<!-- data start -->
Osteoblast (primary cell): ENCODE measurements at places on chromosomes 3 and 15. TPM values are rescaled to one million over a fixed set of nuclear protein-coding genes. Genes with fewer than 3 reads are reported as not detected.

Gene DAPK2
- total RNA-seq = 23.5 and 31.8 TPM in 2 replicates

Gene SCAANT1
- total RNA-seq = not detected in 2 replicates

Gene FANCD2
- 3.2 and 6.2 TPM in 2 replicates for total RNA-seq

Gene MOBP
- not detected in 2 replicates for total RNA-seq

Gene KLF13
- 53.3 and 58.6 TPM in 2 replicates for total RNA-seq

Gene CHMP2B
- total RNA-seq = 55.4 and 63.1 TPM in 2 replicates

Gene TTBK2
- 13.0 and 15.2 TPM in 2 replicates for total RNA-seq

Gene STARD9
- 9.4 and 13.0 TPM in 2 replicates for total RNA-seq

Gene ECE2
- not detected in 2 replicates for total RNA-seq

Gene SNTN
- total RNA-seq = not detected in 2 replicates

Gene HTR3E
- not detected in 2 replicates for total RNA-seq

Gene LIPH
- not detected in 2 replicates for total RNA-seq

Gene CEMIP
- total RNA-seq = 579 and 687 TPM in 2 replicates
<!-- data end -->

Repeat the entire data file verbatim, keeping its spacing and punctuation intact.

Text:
Osteoblast (primary cell): ENCODE measurements at places on chromosomes 3 and 15. TPM values are rescaled to one million over a fixed set of nuclear protein-coding genes. Genes with fewer than 3 reads are reported as not detected.

Gene DAPK2
- total RNA-seq = 23.5 and 31.8 TPM in 2 replicates

Gene SCAANT1
- total RNA-seq = not detected in 2 replicates

Gene FANCD2
- 3.2 and 6.2 TPM in 2 replicates for total RNA-seq

Gene MOBP
- not detected in 2 replicates for total RNA-seq

Gene KLF13
- 53.3 and 58.6 TPM in 2 replicates for total RNA-seq

Gene CHMP2B
- total RNA-seq = 55.4 and 63.1 TPM in 2 replicates

Gene TTBK2
- 13.0 and 15.2 TPM in 2 replicates for total RNA-seq

Gene STARD9
- 9.4 and 13.0 TPM in 2 replicates for total RNA-seq

Gene ECE2
- not detected in 2 replicates for total RNA-seq

Gene SNTN
- total RNA-seq = not detected in 2 replicates

Gene HTR3E
- not detected in 2 replicates for total RNA-seq

Gene LIPH
- not detected in 2 replicates for total RNA-seq

Gene CEMIP
- total RNA-seq = 579 and 687 TPM in 2 replicates